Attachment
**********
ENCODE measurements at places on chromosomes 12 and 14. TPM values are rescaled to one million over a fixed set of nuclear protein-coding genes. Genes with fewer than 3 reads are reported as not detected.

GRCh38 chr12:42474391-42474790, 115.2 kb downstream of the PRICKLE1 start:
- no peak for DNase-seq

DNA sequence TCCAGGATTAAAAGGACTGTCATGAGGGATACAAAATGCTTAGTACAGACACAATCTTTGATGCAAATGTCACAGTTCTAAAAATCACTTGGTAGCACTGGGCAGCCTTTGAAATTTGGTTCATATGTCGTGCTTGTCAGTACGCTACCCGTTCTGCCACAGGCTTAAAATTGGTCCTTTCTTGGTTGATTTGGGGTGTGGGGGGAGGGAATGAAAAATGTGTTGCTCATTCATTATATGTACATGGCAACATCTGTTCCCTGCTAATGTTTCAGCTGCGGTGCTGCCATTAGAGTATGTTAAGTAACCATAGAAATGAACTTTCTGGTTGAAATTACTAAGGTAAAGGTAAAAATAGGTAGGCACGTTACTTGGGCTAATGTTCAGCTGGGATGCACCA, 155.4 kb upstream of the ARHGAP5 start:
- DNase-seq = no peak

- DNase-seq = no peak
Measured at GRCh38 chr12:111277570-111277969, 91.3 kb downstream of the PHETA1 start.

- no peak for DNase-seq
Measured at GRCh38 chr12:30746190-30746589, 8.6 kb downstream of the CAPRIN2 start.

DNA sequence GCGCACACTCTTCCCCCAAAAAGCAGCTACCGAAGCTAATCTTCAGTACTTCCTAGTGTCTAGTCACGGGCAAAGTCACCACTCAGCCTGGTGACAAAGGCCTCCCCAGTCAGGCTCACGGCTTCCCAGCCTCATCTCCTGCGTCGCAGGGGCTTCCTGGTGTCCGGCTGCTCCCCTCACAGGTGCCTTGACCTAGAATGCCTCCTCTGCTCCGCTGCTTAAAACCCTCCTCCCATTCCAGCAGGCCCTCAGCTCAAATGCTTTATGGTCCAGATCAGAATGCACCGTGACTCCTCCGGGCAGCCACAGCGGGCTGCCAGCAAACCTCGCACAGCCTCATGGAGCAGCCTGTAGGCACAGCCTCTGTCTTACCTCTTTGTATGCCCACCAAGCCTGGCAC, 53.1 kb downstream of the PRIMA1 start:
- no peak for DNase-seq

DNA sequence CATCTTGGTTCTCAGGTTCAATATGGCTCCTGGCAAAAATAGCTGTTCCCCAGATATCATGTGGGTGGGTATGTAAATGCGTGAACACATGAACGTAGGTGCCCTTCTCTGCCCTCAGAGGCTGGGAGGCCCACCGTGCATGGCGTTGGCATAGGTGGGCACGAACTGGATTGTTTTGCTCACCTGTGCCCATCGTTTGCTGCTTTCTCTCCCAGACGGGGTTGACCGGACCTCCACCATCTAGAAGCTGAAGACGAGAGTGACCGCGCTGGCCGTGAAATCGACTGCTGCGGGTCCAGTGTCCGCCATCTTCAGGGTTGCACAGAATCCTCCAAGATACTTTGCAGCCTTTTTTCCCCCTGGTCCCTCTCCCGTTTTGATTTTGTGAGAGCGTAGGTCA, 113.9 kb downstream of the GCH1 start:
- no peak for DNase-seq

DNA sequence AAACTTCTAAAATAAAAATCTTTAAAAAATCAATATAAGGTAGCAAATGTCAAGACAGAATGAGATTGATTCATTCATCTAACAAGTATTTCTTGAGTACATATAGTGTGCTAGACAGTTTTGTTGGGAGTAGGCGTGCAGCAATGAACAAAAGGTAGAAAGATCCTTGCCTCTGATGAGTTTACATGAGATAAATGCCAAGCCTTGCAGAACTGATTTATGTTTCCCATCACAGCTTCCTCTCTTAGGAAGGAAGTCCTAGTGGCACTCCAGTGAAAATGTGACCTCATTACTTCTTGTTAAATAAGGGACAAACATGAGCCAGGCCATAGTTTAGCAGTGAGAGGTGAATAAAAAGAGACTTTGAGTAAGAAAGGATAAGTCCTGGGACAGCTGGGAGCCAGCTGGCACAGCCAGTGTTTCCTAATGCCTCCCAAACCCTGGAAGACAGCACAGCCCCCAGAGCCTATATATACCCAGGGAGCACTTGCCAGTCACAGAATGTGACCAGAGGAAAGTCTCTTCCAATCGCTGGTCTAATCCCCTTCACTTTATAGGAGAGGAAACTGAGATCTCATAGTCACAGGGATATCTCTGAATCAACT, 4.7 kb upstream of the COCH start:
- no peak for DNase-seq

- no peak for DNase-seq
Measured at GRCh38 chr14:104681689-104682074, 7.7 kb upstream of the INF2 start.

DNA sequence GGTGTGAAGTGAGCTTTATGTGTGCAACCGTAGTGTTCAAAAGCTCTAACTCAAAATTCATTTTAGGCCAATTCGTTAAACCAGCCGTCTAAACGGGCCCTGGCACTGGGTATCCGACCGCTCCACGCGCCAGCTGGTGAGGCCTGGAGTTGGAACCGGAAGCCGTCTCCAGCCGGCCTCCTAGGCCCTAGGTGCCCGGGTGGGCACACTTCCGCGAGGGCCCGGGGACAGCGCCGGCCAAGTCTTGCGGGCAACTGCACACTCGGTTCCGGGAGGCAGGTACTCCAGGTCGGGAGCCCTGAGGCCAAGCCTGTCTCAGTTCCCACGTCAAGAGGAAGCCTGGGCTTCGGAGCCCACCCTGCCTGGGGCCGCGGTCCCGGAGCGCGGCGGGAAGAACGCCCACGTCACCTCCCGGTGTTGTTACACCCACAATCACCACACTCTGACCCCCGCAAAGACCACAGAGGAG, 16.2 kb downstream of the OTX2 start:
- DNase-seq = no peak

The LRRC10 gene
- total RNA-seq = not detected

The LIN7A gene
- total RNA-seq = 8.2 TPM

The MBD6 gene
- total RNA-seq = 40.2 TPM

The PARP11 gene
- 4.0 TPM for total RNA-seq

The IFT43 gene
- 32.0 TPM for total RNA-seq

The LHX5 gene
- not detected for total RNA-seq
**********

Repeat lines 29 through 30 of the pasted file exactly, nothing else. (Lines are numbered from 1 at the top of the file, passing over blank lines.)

- 32.0 TPM for total RNA-seq

The LHX5 gene